When protesters marched on the City of London on Financial Fool’s Day (1 April 2009), the Brazilian president, Lula de Silva, seemed to be the only G20 leader speaking with their voice. The crisis had been caused by the “blue-eyed bankers”, he said. Attacking many other leading G20 member states, he argued that the poor should no longer be the victims of globalisation. Lula may have conducted himself with more diplomacy than Shakespeare’s rebel leader, but he captured the spirit of popular uprising.

Michelle Obama Rosalind (As You Like It)
The true star of the G20 summit was not, for many commentators, even a world leader. First ladies have typically adopted a dated model of stay-at-home femininity, supporting uncontroversial good causes
and smiling for the press. Like Rosalind, Shakespeare’s most enduring heroine, Michelle Obama (Secret Service code name: Renaissance) has brought new individuality to a conventional role. Even the Queen forwent formality to enjoy a quick hug with the jewel of the show. l

John Ridpath

Brown is far too old to be Hamlet and much too young to be Lear – but as he addresses colleagues around the cabinet table he must know that, like Macbeth, “false face must hide what the false heart doth know”. What prevents Brown’s story from being truly Shakespearean – apart obviously from the absence of dead bodies lying scattered across the floor of the House as they were on the stage at Wyndham’s the other night, though before him Brown must daily see the metaphorical corpses of his various victims, Banquos one and all – is that he has not yet had his one true tragic reversal, the one moment of blinding self-revelation that exposes the depth of his suffering and of how much he has been changed by it. Perhaps the truth is that he has not been changed at all, or not quite enough.

Hamlet, Lear, Othello, Macbeth: all are wholly altered before they die. Lear, solipsistic and loft­ily contemptuous at the beginning, dies humbled and in self-forgetfulness, concerned, at the last, only for the fate of his loyal daughter, Cor­delia; it is not he but Kent who, after the death of Cordelia, asks: “Is this the promised end?”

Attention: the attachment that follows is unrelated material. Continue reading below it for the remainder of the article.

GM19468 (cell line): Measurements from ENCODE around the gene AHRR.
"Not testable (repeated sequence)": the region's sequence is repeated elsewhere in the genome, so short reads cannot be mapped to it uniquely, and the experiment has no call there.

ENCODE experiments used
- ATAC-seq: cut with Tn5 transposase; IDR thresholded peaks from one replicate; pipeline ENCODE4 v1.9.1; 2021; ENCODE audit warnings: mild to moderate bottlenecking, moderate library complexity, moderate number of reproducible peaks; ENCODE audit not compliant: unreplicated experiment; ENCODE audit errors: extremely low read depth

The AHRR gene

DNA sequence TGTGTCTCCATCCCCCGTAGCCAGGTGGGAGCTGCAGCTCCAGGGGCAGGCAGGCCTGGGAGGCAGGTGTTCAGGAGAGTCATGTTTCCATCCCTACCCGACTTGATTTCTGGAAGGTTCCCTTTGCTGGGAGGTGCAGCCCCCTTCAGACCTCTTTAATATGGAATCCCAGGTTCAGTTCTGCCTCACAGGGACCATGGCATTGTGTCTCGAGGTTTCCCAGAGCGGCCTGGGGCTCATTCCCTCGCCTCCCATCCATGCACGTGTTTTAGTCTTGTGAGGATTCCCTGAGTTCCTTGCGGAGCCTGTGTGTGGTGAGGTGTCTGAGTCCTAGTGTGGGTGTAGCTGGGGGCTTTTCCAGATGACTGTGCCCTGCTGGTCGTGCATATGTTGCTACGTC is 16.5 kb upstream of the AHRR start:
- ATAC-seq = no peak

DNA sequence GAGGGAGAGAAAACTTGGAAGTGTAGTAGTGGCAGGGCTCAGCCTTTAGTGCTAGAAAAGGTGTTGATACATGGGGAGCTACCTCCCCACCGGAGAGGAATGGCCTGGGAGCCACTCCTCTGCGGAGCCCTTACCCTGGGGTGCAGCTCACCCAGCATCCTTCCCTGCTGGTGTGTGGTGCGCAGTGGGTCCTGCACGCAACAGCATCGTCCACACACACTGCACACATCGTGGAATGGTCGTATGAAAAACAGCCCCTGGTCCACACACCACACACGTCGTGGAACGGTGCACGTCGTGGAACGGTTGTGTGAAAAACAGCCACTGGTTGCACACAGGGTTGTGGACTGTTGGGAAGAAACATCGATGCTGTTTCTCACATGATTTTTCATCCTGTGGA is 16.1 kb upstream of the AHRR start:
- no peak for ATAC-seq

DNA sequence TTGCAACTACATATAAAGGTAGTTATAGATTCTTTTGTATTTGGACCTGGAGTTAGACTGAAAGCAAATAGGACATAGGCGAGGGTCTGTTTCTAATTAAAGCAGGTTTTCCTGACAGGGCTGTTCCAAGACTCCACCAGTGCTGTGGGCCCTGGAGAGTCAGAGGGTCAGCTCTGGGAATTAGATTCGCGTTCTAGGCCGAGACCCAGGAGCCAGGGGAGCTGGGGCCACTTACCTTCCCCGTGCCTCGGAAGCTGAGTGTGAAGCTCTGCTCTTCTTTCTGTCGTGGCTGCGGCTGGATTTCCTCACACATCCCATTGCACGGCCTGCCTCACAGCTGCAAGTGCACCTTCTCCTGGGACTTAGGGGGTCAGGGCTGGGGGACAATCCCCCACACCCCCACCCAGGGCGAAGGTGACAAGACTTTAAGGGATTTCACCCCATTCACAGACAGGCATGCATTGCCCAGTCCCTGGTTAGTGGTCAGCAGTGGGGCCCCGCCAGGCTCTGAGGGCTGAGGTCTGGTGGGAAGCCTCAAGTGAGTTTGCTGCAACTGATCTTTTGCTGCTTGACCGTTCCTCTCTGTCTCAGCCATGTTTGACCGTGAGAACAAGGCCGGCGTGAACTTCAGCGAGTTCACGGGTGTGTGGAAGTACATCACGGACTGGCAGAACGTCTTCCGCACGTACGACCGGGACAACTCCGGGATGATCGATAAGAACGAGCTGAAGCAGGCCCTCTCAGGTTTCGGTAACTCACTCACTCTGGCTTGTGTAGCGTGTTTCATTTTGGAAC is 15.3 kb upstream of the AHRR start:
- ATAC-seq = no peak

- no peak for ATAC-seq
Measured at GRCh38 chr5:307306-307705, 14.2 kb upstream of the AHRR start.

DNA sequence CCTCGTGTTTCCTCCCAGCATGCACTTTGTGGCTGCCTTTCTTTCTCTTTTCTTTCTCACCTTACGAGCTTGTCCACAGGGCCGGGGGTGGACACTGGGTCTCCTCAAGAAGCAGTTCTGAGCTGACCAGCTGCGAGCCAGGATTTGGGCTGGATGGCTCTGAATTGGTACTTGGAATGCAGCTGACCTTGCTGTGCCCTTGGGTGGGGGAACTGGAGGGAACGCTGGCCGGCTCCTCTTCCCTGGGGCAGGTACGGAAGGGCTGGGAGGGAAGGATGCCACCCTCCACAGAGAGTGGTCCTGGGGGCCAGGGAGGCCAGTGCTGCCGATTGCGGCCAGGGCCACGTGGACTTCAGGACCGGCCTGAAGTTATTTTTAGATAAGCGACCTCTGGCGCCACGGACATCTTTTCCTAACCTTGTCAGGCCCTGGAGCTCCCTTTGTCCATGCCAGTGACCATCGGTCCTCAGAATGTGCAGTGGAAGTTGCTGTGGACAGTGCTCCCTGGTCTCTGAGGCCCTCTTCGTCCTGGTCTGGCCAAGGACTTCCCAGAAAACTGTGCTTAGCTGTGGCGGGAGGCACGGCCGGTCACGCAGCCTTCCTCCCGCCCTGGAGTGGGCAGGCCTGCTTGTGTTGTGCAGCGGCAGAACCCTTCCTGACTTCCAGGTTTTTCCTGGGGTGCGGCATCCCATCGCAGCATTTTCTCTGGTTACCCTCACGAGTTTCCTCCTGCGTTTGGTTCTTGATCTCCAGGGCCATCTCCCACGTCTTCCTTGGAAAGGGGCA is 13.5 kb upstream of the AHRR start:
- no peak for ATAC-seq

There is no Brown-like defiance in Lear’s closing remarks, only resignation and belated expressions of self-understanding. This Lear, so unrecognisable from the man he once was, would understand the meaning of the words “Let be” as uttered by Hamlet shortly before he dies, as the Prime Minister perhaps would not – at least, in his present position of stubborn defiance, until he hears the final, fatal midnight knock at the door. (If Law’s Hamlet has an ultimate flaw, it is that he does not seem to understand the meaning of “Let be” either, even as he speaks the words, with “letting be” being an act of simultaneous acceptance and release, a letting go of what you most wish to hold on to – in Brown’s case the premiership, in Hamlet’s life itself.)

For now, though he must be hurting, Gordon Brown remains defiantly unaltered, still more sinned against than sinning, seemingly unaware of or refusing to accept how hated Labour is in the country at large. That’s hubris at its most Shakespearean.

“Hamlet” is at Wyndham’s Theatre until 22 August. Details: Wyndham's Theatre website

Jason Cowley is editor of the New Statesman. He has been the editor of Granta, a senior editor at the Observer and a staff writer at the Times.

This article first appeared in the 15 June 2009 issue of the New Statesman, Tragedy!

Picture: Bridgeman Images
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The people is sublime: the long history of populism, from Robespierre to Trump

If liberal democracy is to survive, the tide of populism will have to be turned back. The question is: how?

A spectre of populism is haunting the world’s liberal democracies. Donald Trump’s victory in the US presidential election, the narrow Leave majority in the EU referendum, Theresa May’s decision to call a snap election – breaking the spirit of the Fixed-Term Parliaments Act passed by the government of which she was a member – and Recep Tayyip Erdogan’s victory in the recent Turkish referendum all testify to the strength of the populist tide that is sweeping through the North Atlantic world. The consequences have been calamitous: a shrunken public realm, a demeaned civic culture, threatened minorities, contempt for the rule of law and an increasingly ugly public mood. If liberal democracy is to survive, the tide will have to be turned back. The question is: how?